Written by Rebecca Spong, Editorial Consultant, January 2024

The use of credit and political risk insurance (CPRI) by banks as a major risk mitigation tool continues to grow despite concerns about the potential impact of Basel III regulations on the financial product, according to a survey conducted by ITFA and the International Association of Credit Portfolio Managers (IACPM).

The total insured exposure among banks participating in the survey grew by 35% from US$130bn in 2019 to US$167bn in 2022, the survey found. This growth has ensured that CPRI is the second most popular credit risk mitigation tool used by banks, only surpassed by secondary market activity such as true loan sales, syndication and funded sub-participations.

The survey is conducted every other year. The current iteration is the third to date and the second to be produced in conjunction with the US-headquartered IACPM.

“The goal is to have a snapshot of what the market participants are doing on the bank side – how they are organised, how much insurance they buy, and the reasons behind their buying decisions,” explains Jean-Maurice Elkouby, chair of ITFA’s regulatory advocacy working group and member of the Insurance Committee. 

The survey focuses exclusively on insurance provided by private companies and excludes government-backed insurance such as cover from export credit agencies (ECAs). A total of 48 institutions – members of either ITFA or IACPM – participated in the survey.

The data collected holds significance from two perspectives, Elkouby explains. “It serves two purposes. One, to give contributors some feedback on where they sit in the market and what other people are doing, making it a benchmarking exercise. Additionally, it is a helpful tool to use in our advocacy work with regulators.”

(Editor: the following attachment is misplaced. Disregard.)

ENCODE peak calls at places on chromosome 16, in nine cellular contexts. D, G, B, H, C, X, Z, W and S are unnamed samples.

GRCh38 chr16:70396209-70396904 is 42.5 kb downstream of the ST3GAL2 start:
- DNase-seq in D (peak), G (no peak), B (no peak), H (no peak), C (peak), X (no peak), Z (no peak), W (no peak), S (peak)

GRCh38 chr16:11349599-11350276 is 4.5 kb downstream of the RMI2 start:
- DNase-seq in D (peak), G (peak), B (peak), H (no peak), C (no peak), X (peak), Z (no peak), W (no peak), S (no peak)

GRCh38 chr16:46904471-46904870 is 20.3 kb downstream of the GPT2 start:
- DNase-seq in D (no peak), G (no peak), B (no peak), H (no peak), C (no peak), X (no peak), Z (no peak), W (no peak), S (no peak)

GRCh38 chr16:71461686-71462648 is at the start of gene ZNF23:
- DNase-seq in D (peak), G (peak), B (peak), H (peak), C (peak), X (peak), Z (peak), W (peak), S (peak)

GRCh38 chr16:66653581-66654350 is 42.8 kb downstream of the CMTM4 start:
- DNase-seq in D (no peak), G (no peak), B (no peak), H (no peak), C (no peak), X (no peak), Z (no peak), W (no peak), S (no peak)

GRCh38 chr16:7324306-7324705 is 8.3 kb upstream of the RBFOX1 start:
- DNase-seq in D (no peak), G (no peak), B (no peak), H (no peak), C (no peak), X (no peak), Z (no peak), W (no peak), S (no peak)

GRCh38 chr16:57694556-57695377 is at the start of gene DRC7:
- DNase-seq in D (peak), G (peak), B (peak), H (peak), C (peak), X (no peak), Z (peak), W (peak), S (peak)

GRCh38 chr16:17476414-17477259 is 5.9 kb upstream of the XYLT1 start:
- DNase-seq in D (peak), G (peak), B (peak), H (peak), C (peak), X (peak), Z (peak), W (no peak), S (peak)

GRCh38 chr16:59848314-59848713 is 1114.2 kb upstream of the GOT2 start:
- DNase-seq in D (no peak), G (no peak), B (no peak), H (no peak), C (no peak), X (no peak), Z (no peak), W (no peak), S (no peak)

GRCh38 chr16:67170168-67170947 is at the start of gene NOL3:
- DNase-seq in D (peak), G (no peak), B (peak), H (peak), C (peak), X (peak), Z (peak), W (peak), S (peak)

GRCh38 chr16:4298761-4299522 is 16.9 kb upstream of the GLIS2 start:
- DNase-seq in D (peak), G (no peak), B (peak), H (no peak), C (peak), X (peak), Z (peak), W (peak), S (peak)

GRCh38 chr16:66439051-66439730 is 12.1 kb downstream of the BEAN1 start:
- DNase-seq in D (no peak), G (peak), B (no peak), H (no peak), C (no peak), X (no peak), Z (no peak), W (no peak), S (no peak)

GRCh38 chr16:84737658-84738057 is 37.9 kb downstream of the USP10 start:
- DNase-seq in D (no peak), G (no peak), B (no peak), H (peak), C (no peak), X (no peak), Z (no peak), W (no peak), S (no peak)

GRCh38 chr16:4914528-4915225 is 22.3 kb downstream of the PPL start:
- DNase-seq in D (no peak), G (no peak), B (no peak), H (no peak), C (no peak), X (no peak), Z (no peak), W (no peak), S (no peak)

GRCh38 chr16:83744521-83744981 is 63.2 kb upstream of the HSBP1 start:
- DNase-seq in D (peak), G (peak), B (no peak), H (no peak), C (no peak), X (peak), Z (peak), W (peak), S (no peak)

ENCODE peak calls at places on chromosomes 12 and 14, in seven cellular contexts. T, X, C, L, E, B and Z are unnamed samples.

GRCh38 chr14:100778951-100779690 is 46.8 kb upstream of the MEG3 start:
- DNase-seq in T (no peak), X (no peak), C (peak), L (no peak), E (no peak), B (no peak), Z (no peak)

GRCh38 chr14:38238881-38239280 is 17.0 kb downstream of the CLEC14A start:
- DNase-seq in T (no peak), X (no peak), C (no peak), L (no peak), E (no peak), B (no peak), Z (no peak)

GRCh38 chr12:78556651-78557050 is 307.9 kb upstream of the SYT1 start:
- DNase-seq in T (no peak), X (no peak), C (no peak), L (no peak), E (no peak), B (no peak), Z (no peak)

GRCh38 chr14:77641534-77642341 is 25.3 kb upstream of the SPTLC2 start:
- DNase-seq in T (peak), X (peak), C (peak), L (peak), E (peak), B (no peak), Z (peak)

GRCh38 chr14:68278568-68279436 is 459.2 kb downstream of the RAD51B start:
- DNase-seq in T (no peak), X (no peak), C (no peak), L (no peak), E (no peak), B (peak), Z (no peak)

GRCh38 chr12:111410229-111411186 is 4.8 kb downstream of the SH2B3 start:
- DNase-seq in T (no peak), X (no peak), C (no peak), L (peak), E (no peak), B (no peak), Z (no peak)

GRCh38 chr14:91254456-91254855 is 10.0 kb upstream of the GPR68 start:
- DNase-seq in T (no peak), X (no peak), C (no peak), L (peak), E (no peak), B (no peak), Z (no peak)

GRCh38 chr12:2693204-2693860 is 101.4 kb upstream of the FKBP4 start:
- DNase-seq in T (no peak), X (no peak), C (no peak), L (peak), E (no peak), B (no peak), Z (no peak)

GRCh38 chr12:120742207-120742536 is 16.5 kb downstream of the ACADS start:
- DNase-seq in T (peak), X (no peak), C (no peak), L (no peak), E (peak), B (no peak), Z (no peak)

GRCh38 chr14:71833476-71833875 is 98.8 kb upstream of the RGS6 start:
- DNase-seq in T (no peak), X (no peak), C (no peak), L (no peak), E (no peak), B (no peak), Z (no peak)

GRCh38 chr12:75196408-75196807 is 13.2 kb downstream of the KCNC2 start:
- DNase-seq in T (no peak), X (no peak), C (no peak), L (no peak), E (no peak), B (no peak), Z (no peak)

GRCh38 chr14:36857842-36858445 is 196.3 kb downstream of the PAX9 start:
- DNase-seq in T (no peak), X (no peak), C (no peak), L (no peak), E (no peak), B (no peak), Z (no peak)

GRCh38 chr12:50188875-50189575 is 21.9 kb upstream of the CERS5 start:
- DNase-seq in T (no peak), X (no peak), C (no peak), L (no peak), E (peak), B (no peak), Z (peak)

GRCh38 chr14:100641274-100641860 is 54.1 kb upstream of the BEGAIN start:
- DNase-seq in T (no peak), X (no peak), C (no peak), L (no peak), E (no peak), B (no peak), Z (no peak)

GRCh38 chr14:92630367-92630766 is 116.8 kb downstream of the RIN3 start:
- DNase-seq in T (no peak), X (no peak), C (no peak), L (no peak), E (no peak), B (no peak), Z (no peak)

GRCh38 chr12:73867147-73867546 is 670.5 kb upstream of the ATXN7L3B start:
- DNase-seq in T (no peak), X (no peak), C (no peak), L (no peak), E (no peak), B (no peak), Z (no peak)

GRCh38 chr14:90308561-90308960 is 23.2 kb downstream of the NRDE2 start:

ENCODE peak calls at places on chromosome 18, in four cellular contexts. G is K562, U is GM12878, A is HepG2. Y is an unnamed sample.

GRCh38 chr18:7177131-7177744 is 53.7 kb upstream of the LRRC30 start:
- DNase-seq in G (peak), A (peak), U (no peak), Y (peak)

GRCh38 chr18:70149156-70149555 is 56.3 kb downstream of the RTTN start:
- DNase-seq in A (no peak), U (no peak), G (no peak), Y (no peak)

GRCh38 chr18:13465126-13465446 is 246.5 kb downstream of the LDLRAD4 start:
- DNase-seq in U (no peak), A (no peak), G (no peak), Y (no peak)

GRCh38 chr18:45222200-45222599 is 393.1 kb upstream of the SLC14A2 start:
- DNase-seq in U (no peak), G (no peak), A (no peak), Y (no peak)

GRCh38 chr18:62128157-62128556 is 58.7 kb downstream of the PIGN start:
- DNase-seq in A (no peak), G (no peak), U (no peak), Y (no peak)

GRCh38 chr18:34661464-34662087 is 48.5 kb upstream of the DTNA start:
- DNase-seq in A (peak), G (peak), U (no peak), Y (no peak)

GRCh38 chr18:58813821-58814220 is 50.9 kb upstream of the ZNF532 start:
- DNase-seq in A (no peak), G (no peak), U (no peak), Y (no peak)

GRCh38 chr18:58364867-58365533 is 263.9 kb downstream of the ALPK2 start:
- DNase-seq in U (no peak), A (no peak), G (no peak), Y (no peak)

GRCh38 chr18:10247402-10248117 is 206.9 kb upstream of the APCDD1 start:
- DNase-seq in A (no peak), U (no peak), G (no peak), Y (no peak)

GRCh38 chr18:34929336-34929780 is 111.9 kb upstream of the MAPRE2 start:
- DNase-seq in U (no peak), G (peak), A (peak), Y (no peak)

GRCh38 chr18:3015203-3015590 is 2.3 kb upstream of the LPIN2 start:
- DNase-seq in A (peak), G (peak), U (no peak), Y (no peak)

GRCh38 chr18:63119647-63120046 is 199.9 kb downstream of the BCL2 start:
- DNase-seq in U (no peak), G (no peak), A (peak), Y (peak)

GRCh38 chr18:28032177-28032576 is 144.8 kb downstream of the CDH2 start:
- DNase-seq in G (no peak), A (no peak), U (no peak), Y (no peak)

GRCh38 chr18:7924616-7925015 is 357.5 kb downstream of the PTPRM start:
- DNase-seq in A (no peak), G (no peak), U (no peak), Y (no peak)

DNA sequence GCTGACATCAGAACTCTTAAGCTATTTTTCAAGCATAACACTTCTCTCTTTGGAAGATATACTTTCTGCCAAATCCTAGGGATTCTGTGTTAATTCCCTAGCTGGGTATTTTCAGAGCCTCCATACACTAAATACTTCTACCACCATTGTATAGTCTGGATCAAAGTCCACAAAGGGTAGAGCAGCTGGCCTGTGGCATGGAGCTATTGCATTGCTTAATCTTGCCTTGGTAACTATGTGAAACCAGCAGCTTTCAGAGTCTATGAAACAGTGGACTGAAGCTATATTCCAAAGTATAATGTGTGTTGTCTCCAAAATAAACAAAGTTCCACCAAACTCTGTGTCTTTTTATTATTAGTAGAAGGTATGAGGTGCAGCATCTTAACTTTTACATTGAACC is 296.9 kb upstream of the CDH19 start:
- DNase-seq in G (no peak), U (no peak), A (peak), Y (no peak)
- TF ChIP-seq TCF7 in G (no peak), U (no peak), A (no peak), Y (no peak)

The data gathered this year aligns with insurers’ optimistic expectations regarding market trends, says Sian Aspinall, member of the ITFA Insurance Committee.

“You have a perception of the way everything is developing, and you see expansion in the market and incremental growth in volume – so it is really nice to get those preconceptions supported by concrete data,” she says.

Furthermore, this year’s survey offers both quantitative and qualitative insights that explore the motivations driving banks to purchase insurance cover, she explains.

For example, 56% of respondents indicate that their primary goal for using CPRI is to increase lending, while 69% highlight gaining regulatory capital relief and/or increasing their return on capital as one of their top three reasons for using CPRI.

This year’s survey also breaks down the usage of CPRI by asset class. “We knew credit insurance was facilitating lending, but we didn’t have that granularity of where that facilitated lending was ending up and who was benefiting,” Aspinall says.

The data indicates that CPRI is predominantly used to cover large corporate loans or asset-based finance, such as project finance. However, it also reveals a growing use of CPRI to cover SME term loans and revolving credit facilities.

“I think there was an assumption previously that insurance would not necessarily support financing in the SME space due to perceived challenging risks,” Aspinall says.